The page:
Tired of dealing with a bloated stomach? Trying to figure out what causes bloating? Looking for some quick and easy remedies? Well, get ready to say bye-bye to bloating!
Read more: Check out our 15 easy ways to beat bloating
We’ve got the info to help you find the source of your tummy troubles and a few practical tips to help combat those causes.
You’re eating too much fibre
‘Most people increase their fibre intake when they have digestive problems, like constipation,’ says gastroenterologist Professor Peter Whorwell.
But if you’re prone to Irritable Bowel Syndrome (IBS), this may actually end up making the problem worse. ‘Cutting out cereal fibres improves symptoms to some degree for most people with IBS,’ says Peter.
It may sound counter-intuitive, but think white: swop whole wheat bread and pasta for the white versions, and avoid muesli, oats, cereal bars, digestive biscuits and all breakfast cereals, apart from Rice Krispies. Try this for three months to see whether this is what causes bloating for you.
There’s a strong link between stress and tummy woes. The ‘gut-brain axis’ refers to the signals carried between your brain and digestive system, partly via the bacteria in your stomach.
Some doctors think that stress and anxiety can have a direct impact on the working of the gut, disrupting digestion and leading to bloating. Make time to de-stress with relaxation practices such as yoga, tai chi, and meditation.
Read more: How to deal with stress: Use your body
You’re eating on the run
If you’re not chewing your food properly, it’s likely to end up in your gut without having been properly broken down. The result? It can ferment in your gut and produce gas, leading to that tell-tale bloated stomach.
Try to eat mindfully, without talking too much or watching TV, so you can focus on chewing your food. Put your knife and fork down between mouthfuls to help slow you down.
Ideally, make sure you always sit to eat; otherwise, you’re more likely to gobble down your food. Even if you’re at a party with a buffet, try to find a seat, rather than nibbling canapés while standing.
You have an intolerance
One in five of us is intolerant to lactose, a carbohydrate found in dairy foods. This could be what causes bloating for you, along with pain and diarrhoea.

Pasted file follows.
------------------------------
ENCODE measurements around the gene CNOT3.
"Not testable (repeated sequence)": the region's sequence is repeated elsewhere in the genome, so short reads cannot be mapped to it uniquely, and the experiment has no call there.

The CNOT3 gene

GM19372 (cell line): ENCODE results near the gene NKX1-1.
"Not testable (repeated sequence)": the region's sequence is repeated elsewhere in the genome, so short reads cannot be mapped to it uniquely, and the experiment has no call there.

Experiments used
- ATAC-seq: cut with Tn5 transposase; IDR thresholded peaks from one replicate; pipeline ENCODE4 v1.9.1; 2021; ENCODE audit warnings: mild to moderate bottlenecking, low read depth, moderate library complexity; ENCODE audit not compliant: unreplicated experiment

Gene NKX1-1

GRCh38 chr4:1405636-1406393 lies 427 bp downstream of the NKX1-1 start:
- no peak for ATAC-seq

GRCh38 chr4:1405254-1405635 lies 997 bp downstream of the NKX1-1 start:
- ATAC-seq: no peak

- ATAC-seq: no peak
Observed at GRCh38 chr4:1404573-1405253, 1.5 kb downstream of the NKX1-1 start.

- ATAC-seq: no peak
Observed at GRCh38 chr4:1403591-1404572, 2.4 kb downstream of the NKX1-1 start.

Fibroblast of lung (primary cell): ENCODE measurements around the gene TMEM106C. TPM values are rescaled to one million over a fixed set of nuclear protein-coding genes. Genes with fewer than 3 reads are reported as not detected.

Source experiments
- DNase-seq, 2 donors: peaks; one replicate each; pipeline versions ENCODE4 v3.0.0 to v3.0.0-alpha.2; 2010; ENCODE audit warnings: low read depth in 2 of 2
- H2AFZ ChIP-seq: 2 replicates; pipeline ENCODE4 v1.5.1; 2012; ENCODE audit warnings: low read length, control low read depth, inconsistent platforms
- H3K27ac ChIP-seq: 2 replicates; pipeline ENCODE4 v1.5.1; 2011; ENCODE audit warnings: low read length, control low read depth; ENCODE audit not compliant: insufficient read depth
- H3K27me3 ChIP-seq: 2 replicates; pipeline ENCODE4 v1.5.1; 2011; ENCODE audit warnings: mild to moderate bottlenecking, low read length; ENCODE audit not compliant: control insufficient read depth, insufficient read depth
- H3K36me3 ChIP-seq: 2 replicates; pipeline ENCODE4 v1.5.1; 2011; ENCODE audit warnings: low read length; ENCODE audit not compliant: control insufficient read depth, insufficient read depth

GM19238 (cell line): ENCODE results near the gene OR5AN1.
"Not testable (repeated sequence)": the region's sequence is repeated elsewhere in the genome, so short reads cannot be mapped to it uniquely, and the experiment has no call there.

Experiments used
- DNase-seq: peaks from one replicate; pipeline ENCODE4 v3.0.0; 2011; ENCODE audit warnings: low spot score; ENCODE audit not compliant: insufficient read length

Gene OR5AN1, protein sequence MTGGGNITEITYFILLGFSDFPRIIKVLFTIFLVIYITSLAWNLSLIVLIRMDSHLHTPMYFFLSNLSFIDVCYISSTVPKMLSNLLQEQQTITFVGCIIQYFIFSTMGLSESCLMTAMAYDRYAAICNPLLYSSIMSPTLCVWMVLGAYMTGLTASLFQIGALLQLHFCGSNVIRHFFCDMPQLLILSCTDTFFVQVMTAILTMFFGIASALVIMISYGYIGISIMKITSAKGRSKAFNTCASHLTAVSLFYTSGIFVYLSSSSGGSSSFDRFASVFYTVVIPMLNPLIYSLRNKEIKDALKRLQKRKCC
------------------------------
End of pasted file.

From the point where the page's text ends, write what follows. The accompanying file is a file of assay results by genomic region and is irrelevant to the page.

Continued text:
This doesn’t necessarily mean a ban on all dairy foods, though – Greek yoghurt and hard cheeses like Parmesan have fairly low levels of lactose, so many people can tolerate these. But avoiding milk, soft cheeses, cream and ice cream can make a big difference.
Many people also get quite bloated from eating onion, garlic, wheat, pulses and certain veg, like Brussels sprouts, so try minimising your consumption of these.
Read more: How to eat your way to a flatter tummy
Been on a salty-food binge or indulging in one too many glasses of red wine? While it may seem contradictory, when you become dehydrated, you often end up bloated as your body will hold on to any excess water when you start hydrating – and generally storing it in your stomach area.
Dehydration can also be the cause of constipation, only adding to your bloated stomach. So be sure to constantly drink water – even on a night out – and eat water-dense foods like cucumber and watermelon.
You have PMS
Research has shown the hormone progesterone can slow gut motility, which means food passes more slowly through your digestive system. Progesterone rises in the second half of your cycle, so you might notice bloating before your period.
Activity helps, so try to walk for at least half an hour every day, even if you do nothing else.
Here are 3 of the best bloat-busting supplements
Probiotics help balance your gut bacteria. We like Reuterina Acute Intestinal Health Probiotic Chew Tablets, R69,95
Activated charcoal can help absorb excess gas. Try Nature’s Choice Detoxinol Activated Charcoal, R27,95